So since I had the day off, I decided to head up to the L.A. Tennis Open at UCLA and check out some of the early round action.
Although this tournament is one of the oldest men’s professional events around, it’s kind of lost some its stature, who knows why, as there aren’t any top 15 players in the draw this year. It’s odd going to a tourney and seeing the names of such champions as Agassi, Sampras, Chang, Courier, Edberg, et al displayed proudly on the side of the stadium and then you look down at your draw sheet and can’t recognize half of the names there.
But that’s for another post. More about the matches I saw.
Tursunov vs. Ball
Dimitry Tursunov was in action against qualifier Carsten Ball of Australia who resides in Newport Beach. Tursunov, a Russian, actually spends most of his time in California, so it was almost a home town match.
There was nothing special about this match. Tursunov played rather lackluster and after dropping the first set 4-6, he called for the trainer to look at his already heavily taped foot. After going down 0-1, in the second set, he retired.
Isner vs. Baghdatis
6’9″ John Isner from Greensboro N.C. took on fan favorite Marcos Baghdatis. Baghdatis, a former Australian Open finalist, has been injured of late as now trying to get back into the top 100 again.
The first set went 6-3 and the second set was back forth until it went into a tie-break. Isner had at least two match points on his serve before it got to 10-11, Baghdatis serving. Baghdatis hit a shot that caught Isner going the wrong way. Isner fell and said he hurt his ankle.
Baghdatis, being a gentleman, came over to see if he could help. After the trainer checked out Isner, Isner continued played, although very gingerly. He ended up holding his serve, forcing Baghdatis to serve to stay in the match at 11-12. Baghdatis ending losing the point and the match. He smashed his racquet in disgust because he knew if he had just won that set, Isner would retire to protect his ankle.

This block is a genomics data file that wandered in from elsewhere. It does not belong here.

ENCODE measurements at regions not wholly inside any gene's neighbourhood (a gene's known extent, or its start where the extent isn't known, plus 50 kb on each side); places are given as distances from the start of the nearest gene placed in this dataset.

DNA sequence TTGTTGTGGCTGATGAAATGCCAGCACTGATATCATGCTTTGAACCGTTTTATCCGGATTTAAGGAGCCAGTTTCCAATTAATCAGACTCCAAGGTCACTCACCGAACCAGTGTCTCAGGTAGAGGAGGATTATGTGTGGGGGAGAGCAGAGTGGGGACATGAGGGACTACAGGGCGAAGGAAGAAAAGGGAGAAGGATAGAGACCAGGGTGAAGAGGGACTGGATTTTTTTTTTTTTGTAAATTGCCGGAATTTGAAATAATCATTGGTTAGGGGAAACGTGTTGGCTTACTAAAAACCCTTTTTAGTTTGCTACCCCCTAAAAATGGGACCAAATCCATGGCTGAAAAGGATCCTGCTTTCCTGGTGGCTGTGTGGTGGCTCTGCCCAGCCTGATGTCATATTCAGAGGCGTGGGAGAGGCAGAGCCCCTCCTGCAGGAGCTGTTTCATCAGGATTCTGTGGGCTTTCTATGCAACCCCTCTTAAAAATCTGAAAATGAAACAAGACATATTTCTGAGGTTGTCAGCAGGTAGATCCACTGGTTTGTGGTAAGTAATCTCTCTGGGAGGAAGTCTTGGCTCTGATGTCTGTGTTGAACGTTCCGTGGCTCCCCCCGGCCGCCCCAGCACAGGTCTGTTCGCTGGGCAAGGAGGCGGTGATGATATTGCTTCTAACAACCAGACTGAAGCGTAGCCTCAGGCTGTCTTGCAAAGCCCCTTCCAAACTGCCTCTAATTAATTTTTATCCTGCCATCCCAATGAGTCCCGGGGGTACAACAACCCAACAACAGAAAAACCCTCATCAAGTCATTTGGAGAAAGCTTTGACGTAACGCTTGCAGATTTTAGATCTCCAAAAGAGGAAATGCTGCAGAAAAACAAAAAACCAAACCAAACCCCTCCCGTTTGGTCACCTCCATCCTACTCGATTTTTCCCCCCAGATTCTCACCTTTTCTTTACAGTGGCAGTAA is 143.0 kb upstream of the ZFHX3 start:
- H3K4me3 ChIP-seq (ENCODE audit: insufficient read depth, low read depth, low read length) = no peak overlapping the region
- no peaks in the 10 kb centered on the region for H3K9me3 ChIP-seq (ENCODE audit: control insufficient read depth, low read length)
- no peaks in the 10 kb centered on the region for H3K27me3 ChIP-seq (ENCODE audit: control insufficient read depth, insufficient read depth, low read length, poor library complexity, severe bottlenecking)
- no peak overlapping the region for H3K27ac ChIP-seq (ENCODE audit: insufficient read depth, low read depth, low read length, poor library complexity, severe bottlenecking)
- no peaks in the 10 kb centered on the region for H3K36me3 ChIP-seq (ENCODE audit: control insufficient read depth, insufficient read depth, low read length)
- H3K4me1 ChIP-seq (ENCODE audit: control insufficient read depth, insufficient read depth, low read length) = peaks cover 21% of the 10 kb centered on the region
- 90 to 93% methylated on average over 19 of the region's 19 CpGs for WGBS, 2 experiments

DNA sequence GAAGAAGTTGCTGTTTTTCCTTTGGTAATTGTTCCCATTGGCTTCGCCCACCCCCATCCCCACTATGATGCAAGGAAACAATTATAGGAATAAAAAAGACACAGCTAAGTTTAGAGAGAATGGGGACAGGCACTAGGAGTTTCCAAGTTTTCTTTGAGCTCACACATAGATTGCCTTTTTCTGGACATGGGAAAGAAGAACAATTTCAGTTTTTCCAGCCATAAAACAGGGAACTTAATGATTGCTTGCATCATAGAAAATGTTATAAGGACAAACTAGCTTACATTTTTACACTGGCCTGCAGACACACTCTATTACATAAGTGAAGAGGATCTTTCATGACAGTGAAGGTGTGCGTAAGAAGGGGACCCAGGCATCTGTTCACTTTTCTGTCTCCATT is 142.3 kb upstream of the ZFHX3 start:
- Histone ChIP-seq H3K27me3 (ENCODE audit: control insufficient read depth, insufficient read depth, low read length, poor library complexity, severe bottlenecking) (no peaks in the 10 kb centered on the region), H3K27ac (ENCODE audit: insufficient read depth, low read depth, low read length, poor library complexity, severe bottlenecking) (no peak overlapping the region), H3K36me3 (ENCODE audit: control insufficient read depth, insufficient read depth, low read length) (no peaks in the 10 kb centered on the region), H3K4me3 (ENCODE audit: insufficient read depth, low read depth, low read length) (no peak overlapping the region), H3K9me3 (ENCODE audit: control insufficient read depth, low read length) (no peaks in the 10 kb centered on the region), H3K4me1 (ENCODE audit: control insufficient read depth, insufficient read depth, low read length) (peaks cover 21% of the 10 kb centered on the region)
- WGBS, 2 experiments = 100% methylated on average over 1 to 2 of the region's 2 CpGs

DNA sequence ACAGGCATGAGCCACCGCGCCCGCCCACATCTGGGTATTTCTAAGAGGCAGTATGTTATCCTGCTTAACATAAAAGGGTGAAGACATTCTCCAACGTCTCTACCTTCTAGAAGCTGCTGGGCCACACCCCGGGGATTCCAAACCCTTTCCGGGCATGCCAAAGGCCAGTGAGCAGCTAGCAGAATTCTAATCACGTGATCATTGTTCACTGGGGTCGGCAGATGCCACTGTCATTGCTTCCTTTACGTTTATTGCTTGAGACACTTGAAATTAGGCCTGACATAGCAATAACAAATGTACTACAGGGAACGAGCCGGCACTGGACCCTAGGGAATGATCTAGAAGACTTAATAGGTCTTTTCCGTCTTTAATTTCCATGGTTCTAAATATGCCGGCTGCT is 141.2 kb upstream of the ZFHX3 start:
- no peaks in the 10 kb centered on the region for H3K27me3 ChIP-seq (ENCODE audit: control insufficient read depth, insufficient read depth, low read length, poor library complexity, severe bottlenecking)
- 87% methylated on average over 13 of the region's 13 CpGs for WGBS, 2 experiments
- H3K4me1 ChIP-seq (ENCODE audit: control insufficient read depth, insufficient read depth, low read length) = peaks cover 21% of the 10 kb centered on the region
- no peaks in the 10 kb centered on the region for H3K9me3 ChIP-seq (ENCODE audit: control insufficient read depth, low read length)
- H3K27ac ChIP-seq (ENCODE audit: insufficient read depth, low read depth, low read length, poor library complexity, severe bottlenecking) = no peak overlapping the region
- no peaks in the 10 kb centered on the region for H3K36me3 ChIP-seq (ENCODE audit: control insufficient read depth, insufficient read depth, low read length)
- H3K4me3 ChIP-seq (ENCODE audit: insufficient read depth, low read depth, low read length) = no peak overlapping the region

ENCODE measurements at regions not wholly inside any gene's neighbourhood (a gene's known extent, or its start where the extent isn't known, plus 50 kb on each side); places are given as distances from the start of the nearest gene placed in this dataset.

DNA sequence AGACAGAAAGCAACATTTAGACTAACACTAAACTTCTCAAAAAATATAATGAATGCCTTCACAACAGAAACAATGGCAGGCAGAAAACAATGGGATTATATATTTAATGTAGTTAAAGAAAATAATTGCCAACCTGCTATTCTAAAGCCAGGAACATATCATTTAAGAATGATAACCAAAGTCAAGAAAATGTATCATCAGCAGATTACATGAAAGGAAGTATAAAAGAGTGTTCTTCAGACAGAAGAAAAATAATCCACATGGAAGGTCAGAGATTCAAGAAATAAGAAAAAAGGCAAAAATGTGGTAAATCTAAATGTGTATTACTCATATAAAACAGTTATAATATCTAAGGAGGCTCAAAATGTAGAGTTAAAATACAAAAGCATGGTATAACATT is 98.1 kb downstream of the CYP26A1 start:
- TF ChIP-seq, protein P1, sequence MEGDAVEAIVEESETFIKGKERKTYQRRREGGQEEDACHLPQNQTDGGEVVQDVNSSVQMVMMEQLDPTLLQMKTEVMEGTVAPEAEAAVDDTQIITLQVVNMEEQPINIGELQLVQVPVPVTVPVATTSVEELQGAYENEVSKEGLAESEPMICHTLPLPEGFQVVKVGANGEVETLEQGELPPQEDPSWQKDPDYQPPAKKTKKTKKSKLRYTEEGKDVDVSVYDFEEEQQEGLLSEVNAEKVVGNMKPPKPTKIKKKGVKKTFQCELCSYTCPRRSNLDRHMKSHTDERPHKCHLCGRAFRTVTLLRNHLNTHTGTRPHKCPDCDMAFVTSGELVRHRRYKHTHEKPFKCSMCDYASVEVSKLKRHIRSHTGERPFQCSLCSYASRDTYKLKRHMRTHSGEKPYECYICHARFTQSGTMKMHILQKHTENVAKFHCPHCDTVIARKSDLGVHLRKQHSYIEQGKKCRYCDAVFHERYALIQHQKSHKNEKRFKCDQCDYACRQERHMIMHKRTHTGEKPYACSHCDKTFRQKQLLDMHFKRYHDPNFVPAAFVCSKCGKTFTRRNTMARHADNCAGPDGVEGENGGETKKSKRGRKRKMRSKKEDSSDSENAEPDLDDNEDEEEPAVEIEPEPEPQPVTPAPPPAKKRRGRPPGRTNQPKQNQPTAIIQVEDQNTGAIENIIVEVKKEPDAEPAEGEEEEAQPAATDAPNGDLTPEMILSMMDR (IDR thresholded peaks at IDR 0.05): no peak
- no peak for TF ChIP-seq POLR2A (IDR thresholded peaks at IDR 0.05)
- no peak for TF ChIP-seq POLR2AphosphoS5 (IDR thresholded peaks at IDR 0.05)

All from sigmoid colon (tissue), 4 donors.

The thing I found odd about Isner’s game is that he wanted to stay on baseline and poke out groundstrokes. He has such a big serve that I don’t understand why he doesn’t serve and volley more? Despite that, he is at a career high ranking of 77 in the world and he should get to top 50 by end of year.
Safin vs. Gulbis
This match was like the younger brother playing the older brother. Both players being major head cases for various reasons. Safin, now on his final year on the tour, started out the first set like he was somewhere else and lost 2-6. In the second set, he started to get into it while Gulbis played some erratic shots which cost him the set at 3-6.
In the final set, Gulbis jumped out to a 2-0 lead, but then Safin, helped by Gulbis playing wild shots, got back in front 4-3. Depsite some shaky serving and support from the crowd, Safin was able to serve it out at 6-4.
Both player tossed their racquets around and moaned their plights throughout the match. Gulbis has long been cited as a player to watch, but he’s slipped a bit in the rankings, now at 62. From what I saw, he doesn’t have a “shot” in his arsenal yet, and his mind games will need to be worked on if he wants a shot at the top tier.